What will it take for us to feel like “real travelers?”
Ben and I were having a quiet morning in today, watching rain streak the windows and enjoying some TV when I ran into a bit of an identity crisis. The narrator on the show we had on said something about how the characters had been “around the world,” and I thought, “wow, that must be such a cool feeling.” But wait, I thought a moment later…I’ve been around the world too, just in the last few months. And somehow, I still don’t feel like a real traveler.
Ben and I have literally circumnavigated the globe this year. We’ve ridden on nauseating buses, bumpy flights, tiny ferries, gigantic ferries, irritable camels, sketchy tuk-tuks, law-defying taxis, and bone-rattling bicycles, usually with a smile–or at least an “it’s-all-part-of-the-adventure” optimism. And yet, there will always be someone more intrepid than us two flashpackers, whether it’s the presenters on a reality TV show or our fellow hostel guests. We’ve always spent at least $15 on a night’s accommodation, in some places much more. We eat three meals a day, usually in restaurants, plus the occasional snack at coffeeshops. In short, we’ve been living pretty normally, regardless of our location. We’re not “roughing it,” so do we really count as world travelers?
The truth is, we are real travelers. This has been a huge year for us, in ways that probably will become clear far down the road. It’s time for me to get over this impostor syndrome, and stop downplaying our accomplishments. So, in an effort to convince myself that yes, I am a real traveler and a big-time adventurer, here are some of the biggest adventures we had this year, in no particular order:
1. Climbing Jebel Toubkal, the highest peak in Morocco
When you think Northern Africa, I’m sure snowy peaks are the last thing that come to mind. But Morocco is home to the Atlas Mountains, and its highest peak, Jebel Toubkal, was still covered in snow on the sunny May morning when we reached its summit, 13,671 above sea level. Ben’s sister was with us for this part of the trip, and she set the pace for our climb. Because she’s the fittest and fastest person I know, I felt like I was dying long before we got to the top. But we all made it in one piece (and in only a few hours!) and as a reward, we got to sled down the huge snowfields we had crossed on foot on the way up. Yes, sledding. On our butts. In snow. In May. In Morocco. Ironically, it turned out to be the sledding that actually almost killed me.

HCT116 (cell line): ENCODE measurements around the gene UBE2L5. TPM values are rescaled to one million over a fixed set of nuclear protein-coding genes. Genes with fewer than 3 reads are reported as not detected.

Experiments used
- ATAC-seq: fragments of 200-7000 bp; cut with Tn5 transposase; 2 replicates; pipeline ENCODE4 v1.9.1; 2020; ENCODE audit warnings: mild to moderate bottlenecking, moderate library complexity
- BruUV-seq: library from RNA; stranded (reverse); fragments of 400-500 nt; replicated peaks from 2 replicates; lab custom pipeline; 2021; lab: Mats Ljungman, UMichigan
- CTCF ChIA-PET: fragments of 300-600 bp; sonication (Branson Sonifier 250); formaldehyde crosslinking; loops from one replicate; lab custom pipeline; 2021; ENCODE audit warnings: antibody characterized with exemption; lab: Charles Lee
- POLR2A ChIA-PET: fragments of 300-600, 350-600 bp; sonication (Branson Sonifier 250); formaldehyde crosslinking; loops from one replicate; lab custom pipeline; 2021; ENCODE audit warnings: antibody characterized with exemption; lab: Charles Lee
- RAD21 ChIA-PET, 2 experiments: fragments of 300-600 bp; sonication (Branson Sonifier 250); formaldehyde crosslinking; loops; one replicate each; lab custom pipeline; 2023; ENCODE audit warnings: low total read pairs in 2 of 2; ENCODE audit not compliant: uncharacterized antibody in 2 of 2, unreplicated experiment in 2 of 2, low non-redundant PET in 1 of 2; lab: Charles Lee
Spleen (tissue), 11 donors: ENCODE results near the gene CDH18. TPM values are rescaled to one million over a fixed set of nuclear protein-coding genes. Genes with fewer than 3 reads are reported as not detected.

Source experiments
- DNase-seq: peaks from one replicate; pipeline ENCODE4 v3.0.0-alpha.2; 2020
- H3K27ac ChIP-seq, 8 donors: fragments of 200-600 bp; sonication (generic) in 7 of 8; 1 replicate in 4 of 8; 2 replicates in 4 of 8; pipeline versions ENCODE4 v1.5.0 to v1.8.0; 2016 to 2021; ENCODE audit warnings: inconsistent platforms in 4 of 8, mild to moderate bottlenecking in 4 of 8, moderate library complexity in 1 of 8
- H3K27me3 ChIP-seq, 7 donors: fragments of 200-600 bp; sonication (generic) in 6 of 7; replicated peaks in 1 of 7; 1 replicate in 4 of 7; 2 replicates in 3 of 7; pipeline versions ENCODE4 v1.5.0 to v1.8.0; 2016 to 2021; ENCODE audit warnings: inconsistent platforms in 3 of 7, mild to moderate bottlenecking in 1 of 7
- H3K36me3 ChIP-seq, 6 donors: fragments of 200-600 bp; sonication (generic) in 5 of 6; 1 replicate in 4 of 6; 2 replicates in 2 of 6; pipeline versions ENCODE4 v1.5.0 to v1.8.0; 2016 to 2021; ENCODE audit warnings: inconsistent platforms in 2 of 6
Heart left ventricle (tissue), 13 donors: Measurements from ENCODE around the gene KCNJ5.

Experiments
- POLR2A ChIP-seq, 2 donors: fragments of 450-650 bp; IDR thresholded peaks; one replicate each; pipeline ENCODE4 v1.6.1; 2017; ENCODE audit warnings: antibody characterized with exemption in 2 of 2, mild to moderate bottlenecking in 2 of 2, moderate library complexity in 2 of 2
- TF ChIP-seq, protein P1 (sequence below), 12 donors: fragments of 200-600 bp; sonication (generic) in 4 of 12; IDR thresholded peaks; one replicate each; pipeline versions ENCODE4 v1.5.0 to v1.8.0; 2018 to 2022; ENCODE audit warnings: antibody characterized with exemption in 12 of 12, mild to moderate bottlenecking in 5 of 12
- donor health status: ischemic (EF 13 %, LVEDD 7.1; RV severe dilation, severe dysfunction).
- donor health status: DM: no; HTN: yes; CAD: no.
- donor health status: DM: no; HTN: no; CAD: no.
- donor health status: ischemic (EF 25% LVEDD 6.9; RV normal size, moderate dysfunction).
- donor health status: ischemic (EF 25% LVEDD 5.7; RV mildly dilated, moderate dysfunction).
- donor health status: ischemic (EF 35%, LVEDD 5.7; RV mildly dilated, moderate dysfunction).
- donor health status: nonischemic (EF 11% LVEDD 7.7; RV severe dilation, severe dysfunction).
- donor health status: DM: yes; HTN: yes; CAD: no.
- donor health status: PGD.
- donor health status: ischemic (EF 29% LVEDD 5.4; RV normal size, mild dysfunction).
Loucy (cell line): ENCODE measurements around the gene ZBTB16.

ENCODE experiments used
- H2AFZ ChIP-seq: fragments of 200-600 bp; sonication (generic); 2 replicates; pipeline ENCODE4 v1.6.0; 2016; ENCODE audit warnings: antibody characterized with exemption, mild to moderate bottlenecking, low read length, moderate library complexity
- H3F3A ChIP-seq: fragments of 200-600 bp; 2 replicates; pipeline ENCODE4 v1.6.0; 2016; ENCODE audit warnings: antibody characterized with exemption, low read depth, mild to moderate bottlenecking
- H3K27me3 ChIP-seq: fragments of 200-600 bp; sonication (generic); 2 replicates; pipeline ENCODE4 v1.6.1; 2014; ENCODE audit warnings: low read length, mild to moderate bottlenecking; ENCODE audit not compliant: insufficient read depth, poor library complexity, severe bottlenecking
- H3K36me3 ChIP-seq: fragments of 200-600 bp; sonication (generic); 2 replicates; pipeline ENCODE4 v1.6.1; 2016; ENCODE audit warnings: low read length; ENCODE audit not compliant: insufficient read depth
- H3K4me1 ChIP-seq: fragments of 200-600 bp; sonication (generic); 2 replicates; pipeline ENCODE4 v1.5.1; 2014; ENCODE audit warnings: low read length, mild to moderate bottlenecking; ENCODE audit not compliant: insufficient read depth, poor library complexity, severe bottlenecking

2. Traveling the length of Vietnam from tip to tail
Vietnam will forever be one of my favorite places on earth, thanks equally to the warm welcome of its friendly people and the amazing food we ate every day of the trip. But that doesn’t mean it wasn’t an adventure. An innocuous piece of trash led us right into a scam on the streets of Hanoi. We arrived in Saigon a few days before the anniversary of Reunification Day, when America officially recognized their defeat in the Vietnam War, and watched the rehearsals for the parade reenacting the whole thing. In between those two iconic Vietnamese cities (which couldn’t be more different), we climbed holy mountains, boated around the Mekong Delta and through a floating market, ate some things I couldn’t identify, much less pronounce, and generally had the time of our lives.
3. Surviving heat waves in Cambodia, Morocco, Serbia, and Slovenia
If I never hear the words “unseasonably hot” again, it will be TOO SOON.
4. Buying plane tickets for the following day
“Alright, I guess we’re going to Copenhagen tomorrow.” Planning a trip on such short notice was truly one of the joys of our time abroad (although a little hectic). Our time in Hungary ended a full week before we needed to be in the UK for a housesitting gig, and we had a really hard time deciding where to go during that week. We chose the cheapest place to get to from Budapest, which happened to be Copenhagen, thanks to the vagaries of budget airline fares. It was a great decision; we never thought we’d be able to afford Denmark on our tight budget this year, but the cheap fare and a reasonable Airbnb made it possible. Our visit was far too short, but we’ll be back to Copenhagen someday. And it is now one of my life goals to buy same-day airfare: wake up, decide to go on vacation, and be in a new place by nightfall.
5. Living in a minivan in New Zealand
You know all those gorgeous #vanlife pictures on Instagram, with the sweet Sprinter set-ups? That was NOT us. We lived in a beat-to-hell, 20-year-old Toyota minivan with stains on the ceiling and a serious coolant leak. That said, I would go back to that life in a HEARTBEAT. We used the van to sleep and to get from point A to point B, and for the rest of the time, we were in the great outdoors–in New Zealand, aka MIDDLE EARTH. We cooked outside. We ate outside. We showered outside. We had glasses of wine and talked about our dreams outside. And yes, we went to the bathroom outside (only a couple times–because hey, conservation and stuff). I could not imagine a better way to see New Zealand, and I could not imagine a country more well-suited to living in a van.